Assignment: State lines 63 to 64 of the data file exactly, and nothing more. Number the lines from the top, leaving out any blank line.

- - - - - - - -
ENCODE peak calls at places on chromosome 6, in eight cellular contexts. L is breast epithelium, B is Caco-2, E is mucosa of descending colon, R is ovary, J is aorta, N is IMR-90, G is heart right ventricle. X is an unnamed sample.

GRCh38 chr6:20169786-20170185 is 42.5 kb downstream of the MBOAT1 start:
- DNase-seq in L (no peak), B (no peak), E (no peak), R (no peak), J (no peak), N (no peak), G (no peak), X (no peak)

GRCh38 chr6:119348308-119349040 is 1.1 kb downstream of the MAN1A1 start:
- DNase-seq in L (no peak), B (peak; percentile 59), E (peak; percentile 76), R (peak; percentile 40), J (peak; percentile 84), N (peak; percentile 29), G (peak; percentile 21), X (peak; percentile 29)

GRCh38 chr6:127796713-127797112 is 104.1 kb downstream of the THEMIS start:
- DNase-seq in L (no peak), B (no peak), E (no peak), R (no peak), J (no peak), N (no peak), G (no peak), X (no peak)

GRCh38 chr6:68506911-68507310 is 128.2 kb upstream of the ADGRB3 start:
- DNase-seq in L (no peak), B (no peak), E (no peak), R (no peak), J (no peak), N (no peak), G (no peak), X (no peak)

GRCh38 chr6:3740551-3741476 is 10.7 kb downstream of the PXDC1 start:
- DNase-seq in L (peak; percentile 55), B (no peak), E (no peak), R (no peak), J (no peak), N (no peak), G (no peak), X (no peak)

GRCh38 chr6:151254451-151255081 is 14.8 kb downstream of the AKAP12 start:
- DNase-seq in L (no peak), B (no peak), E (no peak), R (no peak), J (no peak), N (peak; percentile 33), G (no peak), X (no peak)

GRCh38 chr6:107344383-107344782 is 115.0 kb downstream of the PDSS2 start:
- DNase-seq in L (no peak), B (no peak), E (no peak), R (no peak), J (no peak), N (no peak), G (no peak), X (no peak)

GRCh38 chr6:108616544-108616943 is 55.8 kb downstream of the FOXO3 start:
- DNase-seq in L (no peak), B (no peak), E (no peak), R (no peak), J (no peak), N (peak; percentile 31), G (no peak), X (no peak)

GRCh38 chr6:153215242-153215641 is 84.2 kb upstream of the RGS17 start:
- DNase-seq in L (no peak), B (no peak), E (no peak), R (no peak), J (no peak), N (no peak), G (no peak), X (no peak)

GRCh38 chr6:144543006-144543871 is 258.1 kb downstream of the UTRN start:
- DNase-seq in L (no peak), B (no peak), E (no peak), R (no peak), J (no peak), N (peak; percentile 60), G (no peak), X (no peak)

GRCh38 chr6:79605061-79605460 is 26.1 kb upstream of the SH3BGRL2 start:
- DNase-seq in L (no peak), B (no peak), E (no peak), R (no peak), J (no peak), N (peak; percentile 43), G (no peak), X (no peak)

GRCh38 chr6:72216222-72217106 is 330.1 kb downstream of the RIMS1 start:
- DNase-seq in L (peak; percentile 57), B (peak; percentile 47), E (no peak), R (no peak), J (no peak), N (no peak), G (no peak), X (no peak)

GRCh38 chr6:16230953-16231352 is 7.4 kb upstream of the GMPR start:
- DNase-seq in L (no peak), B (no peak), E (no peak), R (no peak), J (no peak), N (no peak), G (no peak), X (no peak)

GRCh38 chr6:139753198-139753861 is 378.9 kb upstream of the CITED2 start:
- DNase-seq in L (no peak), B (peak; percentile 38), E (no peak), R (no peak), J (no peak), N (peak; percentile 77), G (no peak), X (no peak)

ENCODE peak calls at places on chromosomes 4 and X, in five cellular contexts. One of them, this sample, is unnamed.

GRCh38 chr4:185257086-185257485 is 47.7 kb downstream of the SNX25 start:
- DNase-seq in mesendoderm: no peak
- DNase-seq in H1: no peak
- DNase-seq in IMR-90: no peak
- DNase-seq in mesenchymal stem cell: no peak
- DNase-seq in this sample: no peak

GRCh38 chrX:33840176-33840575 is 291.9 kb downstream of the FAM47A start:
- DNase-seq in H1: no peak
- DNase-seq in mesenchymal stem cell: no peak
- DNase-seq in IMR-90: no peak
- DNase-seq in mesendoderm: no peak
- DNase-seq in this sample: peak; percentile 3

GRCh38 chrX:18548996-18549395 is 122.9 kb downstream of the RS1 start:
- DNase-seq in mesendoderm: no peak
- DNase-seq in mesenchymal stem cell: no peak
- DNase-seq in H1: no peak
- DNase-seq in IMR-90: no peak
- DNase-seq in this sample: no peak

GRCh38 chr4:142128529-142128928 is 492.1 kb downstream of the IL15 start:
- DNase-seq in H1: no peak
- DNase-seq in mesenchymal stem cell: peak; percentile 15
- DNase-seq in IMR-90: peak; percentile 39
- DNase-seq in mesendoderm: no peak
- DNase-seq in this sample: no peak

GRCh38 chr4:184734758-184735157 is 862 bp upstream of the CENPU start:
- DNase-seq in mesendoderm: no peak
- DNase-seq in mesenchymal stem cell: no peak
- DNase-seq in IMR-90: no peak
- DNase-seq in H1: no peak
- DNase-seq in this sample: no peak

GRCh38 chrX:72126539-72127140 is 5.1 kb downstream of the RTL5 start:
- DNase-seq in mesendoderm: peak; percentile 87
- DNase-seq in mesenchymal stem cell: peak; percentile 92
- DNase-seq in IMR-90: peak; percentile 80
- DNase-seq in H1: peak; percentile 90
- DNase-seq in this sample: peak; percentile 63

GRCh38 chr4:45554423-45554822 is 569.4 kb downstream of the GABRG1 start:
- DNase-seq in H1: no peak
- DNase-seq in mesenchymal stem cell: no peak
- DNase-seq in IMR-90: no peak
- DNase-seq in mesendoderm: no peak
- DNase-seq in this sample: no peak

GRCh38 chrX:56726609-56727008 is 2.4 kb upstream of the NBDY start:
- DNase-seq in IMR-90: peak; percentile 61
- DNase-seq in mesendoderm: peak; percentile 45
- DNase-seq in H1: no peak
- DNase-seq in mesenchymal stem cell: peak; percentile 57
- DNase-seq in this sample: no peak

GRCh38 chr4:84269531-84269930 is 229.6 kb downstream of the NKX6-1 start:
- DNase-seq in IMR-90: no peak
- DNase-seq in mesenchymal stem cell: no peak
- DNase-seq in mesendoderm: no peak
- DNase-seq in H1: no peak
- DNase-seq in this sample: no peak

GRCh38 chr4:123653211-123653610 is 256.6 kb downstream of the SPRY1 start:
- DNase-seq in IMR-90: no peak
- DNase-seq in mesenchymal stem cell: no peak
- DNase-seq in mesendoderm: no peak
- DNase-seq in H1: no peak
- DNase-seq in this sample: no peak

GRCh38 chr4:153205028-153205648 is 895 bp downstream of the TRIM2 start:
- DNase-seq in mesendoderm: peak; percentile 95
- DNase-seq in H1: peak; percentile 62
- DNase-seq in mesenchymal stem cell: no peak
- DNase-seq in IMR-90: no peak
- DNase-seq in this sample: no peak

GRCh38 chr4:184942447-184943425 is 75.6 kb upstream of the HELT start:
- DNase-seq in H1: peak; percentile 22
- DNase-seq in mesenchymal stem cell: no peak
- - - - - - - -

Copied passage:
- DNase-seq in mesenchymal stem cell: peak; percentile 92
- DNase-seq in IMR-90: peak; percentile 80